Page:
I’d love to be able to say that I actually trained my blue Abyssinian Zehnder’s Twyla Mooner of Hitails to compete in agility competition. Sure, I’d take enormous pride in proclaiming that through focused training sessions and my own reservoir of patience, I taught my cat to deftly maneuver through an obstacle course designed to test her speed and my skill as her handler. But that would be a terrific lie.
Twyla is a natural.
A cat born with a nearly insatiable need for speed and activity—as well as a most agreeable personality--a five-month old Twyla entered an agility course ring for the first time at the National Capital Show in Virginia in 2005, and she intuitively followed a fast moving toy through the circular course. I was just the lackey that ran alongside dragging the wand toy over and through the obstacles while my kitten left me sweating and panting. She enjoyed the experience so much that she just kept running around the course after she had already set a new competition record of seven seconds!
Clearly, Twyla was made to go fast.
While Twyla’s enjoyment of speed running certainly helped her to conquer the timer, the fact that she is an Abyssinian—an especially active breed with an attention span of perhaps two seconds—means that the challenge for me as owner and handler, is to keep her focused on actually going through the obstacles in the correct order. Likewise, since my Aby is all about speed, admittedly there is not a lot of style and finesse in the manner in which she tackles the course. Twyla, like most Abys, gets bored rather easily, so that also means that there are never any practice runs. Every run is a timed run, and my little cat is good for about two runs in a row, after which she usually decides that it’s time to PLAY. Most of those who have watched Twyla careen around the course in record time have also had the opportunity to see her joyfully bolt through the fabric tunnels repeatedly, teasing me to try and catch her, and zooming around unt il she flops down in exhaustion. No one is more worn out than me!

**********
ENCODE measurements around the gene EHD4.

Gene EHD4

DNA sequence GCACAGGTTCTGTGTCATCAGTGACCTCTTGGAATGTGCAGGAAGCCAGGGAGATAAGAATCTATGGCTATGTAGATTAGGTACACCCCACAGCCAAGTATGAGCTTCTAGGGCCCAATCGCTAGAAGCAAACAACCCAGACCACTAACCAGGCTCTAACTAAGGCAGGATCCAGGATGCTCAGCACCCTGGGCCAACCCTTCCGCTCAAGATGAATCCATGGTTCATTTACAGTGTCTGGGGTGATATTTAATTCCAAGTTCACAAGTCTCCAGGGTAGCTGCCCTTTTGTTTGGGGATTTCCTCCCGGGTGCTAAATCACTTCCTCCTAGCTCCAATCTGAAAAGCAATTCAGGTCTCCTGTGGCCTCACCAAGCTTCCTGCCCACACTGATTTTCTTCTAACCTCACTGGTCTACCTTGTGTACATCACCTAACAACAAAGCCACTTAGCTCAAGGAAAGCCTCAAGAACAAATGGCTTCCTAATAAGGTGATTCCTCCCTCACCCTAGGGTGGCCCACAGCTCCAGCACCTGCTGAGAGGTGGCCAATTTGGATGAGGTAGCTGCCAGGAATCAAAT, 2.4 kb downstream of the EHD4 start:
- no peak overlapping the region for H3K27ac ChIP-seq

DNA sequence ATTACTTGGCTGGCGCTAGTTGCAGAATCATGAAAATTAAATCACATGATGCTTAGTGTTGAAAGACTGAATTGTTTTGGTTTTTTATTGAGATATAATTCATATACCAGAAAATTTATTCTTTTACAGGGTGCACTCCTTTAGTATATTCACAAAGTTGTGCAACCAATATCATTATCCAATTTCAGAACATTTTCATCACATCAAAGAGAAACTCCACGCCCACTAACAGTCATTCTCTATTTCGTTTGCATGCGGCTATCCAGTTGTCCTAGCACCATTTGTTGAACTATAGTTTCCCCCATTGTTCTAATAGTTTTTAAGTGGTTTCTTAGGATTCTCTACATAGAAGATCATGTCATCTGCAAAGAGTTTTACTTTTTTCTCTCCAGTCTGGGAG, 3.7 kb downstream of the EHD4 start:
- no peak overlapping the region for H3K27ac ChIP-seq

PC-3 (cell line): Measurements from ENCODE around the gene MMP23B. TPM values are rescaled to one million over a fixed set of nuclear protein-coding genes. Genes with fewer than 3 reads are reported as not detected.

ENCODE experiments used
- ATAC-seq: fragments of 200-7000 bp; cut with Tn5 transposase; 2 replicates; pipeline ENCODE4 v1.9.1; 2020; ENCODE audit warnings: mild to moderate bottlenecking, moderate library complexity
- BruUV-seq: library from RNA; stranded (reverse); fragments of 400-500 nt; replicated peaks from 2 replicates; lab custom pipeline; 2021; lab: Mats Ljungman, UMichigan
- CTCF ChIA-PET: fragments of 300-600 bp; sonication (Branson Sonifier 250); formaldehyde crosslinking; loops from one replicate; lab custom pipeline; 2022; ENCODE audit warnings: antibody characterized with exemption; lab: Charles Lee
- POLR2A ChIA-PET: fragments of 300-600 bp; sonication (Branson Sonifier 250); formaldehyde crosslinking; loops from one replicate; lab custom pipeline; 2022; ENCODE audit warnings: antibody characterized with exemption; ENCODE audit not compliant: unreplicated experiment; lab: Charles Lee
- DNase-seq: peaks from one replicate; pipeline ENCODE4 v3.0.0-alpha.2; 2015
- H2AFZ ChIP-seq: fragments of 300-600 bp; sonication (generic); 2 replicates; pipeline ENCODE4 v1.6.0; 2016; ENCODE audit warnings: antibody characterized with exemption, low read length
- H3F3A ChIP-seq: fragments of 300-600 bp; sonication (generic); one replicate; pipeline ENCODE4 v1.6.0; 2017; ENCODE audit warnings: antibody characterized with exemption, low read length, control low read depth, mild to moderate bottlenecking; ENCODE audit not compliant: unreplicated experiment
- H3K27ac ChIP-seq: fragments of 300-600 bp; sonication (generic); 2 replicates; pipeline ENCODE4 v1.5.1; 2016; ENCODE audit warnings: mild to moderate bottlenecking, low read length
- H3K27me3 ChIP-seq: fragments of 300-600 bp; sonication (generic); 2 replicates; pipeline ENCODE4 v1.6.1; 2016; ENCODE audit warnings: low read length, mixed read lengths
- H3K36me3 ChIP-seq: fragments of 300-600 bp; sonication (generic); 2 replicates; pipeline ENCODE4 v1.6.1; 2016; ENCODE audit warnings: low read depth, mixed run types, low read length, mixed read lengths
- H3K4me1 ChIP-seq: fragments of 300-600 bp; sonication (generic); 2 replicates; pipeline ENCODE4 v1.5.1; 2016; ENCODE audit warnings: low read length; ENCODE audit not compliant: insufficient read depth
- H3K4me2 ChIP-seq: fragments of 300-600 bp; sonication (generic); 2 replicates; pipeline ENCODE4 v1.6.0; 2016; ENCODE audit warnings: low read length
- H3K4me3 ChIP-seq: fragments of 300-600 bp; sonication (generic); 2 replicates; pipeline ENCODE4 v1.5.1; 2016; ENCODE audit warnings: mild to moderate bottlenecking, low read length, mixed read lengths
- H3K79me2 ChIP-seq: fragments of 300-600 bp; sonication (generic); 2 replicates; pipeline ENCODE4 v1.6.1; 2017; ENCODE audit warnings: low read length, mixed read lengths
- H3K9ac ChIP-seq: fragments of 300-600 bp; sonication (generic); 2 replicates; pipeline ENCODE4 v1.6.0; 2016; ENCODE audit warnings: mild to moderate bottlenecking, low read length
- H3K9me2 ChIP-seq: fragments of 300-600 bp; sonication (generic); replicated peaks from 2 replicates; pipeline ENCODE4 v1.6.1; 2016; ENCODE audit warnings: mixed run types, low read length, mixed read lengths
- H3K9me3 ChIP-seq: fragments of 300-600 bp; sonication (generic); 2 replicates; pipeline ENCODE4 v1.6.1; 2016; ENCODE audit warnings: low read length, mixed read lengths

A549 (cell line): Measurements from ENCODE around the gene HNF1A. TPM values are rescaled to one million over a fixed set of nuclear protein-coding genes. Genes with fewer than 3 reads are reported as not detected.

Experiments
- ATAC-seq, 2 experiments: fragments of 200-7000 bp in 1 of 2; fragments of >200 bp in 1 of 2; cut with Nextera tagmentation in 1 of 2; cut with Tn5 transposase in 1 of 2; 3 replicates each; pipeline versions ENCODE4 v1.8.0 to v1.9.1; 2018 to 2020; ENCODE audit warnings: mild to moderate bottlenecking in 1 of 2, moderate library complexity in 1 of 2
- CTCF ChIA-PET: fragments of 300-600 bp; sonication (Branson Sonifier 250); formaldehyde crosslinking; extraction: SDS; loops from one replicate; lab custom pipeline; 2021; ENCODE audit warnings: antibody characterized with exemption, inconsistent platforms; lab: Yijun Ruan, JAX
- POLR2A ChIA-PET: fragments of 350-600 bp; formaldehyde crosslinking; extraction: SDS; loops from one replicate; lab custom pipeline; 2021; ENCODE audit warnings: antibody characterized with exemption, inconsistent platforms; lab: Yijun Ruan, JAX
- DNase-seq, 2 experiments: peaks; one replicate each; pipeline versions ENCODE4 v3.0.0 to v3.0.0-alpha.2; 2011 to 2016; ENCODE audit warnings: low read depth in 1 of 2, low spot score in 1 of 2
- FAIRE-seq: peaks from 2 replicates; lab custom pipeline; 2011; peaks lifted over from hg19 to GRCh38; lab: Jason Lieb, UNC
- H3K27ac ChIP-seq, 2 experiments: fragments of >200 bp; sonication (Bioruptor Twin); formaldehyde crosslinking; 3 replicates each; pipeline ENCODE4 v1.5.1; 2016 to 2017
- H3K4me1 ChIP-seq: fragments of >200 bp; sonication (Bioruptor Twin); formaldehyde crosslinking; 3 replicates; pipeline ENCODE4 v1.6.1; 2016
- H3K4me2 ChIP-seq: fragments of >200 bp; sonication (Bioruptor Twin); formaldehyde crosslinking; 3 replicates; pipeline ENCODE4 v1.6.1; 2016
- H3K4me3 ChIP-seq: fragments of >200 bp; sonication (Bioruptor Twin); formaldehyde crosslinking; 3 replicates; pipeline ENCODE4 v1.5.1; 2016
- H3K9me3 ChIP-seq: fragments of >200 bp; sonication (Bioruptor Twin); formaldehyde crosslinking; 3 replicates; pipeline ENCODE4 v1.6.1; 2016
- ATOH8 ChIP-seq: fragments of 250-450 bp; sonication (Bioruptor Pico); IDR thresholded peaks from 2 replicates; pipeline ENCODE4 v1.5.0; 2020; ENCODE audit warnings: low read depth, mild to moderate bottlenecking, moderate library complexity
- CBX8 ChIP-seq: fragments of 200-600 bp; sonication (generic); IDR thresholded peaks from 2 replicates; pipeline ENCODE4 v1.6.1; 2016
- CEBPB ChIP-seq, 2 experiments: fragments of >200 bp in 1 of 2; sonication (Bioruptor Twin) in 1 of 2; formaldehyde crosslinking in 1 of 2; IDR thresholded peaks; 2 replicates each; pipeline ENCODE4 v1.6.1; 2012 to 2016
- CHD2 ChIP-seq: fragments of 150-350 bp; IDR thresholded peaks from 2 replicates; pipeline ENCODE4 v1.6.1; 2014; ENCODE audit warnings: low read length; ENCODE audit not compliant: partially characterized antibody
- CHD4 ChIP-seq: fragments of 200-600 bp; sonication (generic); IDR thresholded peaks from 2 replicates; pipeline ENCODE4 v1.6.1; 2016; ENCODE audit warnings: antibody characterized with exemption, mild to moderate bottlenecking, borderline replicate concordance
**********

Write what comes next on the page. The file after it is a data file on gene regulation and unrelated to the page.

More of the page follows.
In truth, what began as a diversion for both my cat and me in between her more “serious” career as a competitive show cat became, during our show season of 2006-2007, an anticipated highlight of shows that included an agility competition in their lineup. Twyla and I traveled all over the country, and at every opportunity she would liven up the cat show experience for spectators by zipping through the agility course, doing her rollover tricks for a treat, and strolling through the showhall visiting with the crowd. While she showed off her breed’s beauty in the formal judging ring, the agility course allowed her to show off the beauty that all cats achieve with such ease of motion